The Slavia Foundation is a non-profit organization dedicated to encouraging and supporting archaeological research in Poland. Through the Slavia Project, they offer opportunities for students to participate in current archaeological excavations, to learn archaeological techniques and explore details of Polish history that are of yet unknown. Poland's rich history provides a treasury of information about people, cultures and events of the past. Several historic sources mention the 'Black Death' and cholera epidemics in the Notec river region which decimated the inhabitants of that area during the years 1621, 1639, and 1661. One of those epidemics killed almost the entire population of Drawsko. Oral tradition suggests that the dead were buried on the slope of a small hill situated on the outskirts of the village. Today the hill, a silent witness of history, is believed to be haunted and is a source of local legends and stories. This does not seem to interfere with intensive agricultural work which has been damaging some of the graves, not only those from the 17th century but the prehistoric ones as well. The Slavia Project emphasizes rescue work including anthropological research on the site which aims at exhumation and examination of the bone remains and burying them again in another more appropriate location.
Full Summer: Late June-Late July
Summer 2: Late July-Mid August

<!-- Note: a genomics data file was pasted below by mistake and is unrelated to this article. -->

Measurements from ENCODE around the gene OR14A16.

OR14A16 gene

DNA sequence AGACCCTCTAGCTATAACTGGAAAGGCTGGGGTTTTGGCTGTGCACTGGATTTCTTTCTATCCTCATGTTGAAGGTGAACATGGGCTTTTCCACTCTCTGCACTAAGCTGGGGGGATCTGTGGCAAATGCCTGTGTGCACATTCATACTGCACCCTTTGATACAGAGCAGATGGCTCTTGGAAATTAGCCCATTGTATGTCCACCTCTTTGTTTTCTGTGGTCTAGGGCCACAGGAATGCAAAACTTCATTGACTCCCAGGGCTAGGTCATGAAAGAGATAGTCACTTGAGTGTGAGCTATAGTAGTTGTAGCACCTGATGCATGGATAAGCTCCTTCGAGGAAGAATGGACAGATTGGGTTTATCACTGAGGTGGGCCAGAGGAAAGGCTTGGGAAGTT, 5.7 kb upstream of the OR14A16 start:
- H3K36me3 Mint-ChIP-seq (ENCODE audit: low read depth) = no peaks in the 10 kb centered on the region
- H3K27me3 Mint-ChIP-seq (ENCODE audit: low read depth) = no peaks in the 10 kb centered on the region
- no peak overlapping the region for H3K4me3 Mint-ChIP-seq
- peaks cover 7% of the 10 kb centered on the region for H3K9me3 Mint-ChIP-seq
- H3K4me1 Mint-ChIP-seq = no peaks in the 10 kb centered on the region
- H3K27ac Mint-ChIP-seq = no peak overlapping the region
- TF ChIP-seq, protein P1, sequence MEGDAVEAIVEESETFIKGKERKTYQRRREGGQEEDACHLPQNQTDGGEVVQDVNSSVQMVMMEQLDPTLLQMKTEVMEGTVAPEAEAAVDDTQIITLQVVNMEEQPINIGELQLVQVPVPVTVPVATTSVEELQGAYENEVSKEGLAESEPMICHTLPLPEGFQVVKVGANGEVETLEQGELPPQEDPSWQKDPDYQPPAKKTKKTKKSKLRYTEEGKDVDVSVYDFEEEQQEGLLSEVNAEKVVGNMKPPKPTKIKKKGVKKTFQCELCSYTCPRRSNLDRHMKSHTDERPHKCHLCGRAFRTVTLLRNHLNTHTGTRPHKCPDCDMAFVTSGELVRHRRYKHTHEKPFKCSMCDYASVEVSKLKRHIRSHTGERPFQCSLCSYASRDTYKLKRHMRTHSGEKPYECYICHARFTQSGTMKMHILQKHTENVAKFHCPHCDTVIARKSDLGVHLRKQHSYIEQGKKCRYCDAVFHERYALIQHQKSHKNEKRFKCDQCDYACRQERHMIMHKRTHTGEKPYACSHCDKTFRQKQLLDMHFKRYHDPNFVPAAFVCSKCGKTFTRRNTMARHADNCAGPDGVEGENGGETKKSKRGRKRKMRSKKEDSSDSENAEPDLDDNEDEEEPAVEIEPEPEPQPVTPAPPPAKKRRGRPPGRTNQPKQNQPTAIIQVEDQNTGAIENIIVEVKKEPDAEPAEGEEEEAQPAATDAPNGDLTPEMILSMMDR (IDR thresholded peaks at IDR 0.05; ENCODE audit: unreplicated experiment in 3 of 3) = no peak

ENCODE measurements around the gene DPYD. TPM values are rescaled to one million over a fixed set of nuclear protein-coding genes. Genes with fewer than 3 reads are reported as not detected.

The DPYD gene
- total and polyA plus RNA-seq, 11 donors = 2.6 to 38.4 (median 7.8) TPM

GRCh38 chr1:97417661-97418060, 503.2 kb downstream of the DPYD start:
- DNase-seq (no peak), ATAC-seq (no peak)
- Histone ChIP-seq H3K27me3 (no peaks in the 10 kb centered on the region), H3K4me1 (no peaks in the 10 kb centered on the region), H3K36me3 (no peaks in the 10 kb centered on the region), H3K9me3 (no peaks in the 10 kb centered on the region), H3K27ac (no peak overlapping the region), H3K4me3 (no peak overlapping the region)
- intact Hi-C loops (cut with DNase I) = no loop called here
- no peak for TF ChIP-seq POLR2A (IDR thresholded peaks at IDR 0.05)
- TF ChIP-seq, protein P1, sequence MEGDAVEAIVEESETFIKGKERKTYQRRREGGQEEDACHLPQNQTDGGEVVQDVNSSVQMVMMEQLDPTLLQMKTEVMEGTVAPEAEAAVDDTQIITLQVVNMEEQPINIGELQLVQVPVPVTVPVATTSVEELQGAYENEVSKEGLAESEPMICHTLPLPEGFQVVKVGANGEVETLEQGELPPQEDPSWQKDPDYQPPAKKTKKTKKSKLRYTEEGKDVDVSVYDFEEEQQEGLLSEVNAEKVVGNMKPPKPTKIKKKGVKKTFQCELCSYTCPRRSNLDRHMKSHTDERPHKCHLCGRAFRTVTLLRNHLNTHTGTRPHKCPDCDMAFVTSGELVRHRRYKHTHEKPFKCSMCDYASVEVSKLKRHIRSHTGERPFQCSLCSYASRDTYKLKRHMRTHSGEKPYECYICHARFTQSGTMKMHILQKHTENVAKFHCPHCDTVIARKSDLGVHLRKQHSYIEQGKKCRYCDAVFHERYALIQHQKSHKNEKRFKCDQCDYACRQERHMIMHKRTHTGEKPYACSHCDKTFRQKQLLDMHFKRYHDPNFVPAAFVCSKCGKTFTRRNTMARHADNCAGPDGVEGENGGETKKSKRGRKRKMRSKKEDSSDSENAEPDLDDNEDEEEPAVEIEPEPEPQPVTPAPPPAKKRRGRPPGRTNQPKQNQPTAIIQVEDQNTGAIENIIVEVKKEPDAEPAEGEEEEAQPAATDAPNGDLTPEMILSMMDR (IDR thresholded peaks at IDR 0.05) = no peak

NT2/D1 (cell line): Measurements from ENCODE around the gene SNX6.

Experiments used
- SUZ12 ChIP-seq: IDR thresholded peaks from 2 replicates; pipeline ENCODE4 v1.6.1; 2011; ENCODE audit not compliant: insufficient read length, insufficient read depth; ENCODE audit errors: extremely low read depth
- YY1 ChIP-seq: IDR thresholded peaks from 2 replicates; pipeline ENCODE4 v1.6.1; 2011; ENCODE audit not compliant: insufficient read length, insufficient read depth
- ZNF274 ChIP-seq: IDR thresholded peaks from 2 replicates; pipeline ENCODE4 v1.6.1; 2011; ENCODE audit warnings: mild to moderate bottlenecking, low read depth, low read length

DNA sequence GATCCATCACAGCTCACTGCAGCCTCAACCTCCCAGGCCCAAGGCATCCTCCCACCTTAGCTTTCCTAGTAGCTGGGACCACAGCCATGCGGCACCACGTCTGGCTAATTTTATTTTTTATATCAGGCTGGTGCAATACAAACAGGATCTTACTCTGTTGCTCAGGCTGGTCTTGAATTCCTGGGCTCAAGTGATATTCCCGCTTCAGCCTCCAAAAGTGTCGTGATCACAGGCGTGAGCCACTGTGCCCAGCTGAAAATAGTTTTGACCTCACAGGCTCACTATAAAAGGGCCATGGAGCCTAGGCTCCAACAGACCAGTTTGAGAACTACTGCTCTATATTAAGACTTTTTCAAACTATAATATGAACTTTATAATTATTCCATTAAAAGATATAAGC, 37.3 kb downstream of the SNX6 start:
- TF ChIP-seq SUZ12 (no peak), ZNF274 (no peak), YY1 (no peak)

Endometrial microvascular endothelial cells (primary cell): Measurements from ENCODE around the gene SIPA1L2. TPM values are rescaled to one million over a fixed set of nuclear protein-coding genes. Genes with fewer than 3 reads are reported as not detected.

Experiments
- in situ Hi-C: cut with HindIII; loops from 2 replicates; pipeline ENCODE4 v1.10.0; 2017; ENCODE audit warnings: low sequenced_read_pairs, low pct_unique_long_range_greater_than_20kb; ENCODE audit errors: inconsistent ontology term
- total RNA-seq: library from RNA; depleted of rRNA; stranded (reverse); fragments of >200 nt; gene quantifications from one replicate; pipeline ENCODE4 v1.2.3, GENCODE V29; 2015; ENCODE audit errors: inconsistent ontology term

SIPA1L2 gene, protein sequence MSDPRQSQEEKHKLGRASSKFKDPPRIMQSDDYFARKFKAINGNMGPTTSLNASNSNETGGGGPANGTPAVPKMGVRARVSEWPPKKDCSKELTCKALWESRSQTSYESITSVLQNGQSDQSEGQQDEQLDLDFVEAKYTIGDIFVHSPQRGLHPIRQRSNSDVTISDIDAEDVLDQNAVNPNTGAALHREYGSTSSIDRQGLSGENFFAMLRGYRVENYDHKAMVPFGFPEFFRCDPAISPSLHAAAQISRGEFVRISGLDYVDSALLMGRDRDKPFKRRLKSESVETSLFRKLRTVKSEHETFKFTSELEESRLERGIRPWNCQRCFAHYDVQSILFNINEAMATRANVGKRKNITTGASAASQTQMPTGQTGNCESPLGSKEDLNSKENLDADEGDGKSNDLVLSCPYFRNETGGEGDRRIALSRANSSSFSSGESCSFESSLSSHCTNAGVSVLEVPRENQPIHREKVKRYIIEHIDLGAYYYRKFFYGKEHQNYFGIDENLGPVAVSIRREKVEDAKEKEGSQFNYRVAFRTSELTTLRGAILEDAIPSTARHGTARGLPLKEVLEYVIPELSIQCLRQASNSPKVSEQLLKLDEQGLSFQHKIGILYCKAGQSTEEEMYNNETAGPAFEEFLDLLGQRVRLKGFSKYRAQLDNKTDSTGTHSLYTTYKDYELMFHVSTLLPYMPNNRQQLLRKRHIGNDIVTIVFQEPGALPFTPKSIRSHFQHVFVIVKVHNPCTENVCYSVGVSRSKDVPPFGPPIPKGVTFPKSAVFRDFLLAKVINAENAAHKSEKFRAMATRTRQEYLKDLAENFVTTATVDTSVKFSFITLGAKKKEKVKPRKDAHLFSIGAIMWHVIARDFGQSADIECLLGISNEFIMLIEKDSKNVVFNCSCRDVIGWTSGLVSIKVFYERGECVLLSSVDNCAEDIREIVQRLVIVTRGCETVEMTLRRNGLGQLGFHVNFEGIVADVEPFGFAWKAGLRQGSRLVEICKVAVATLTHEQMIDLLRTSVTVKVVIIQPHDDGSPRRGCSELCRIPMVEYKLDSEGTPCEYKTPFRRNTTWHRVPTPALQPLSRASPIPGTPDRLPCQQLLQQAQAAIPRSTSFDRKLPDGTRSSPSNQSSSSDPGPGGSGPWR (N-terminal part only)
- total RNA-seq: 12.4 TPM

Students typically receive 6-9 credits on this program.
Through this field school, students take part in an archaeological works, getting hands-on experience in excavation of human burials and related archaeological features from their discovery to final removal. Students spend at least 6 hours a day in the field learning burial excavation techniques and documentation methods. The Slavia Foundation offers an intensive course in human osteology and mortuary archaeology at the basic and advanced levels led by experienced English — speaking instructors. The course also offers a strong laboratory component which includes an opportunity to practice identification of complete and fragmentary human skeletal remains, as well as other osteological analyses.
Students stay in one school house. Students will be split between multiple available rooms, but should be prepared to share their space with other students of the same gender (i.e., we do not provide private rooms). Every student will be assigned an air mattress, and small pillows are also provided, but it is necessary to bring some sort of bedding (sleeping bag, blankets, etc). You may also consider bringing an additional pillow.
To get started you should stop by the Programs Abroad Office Resource room! General Information Sessions are held everyday at 2:00pm and our Peer Advisors are always available to get you started. Make an appointment to meet your study abroad coordinator!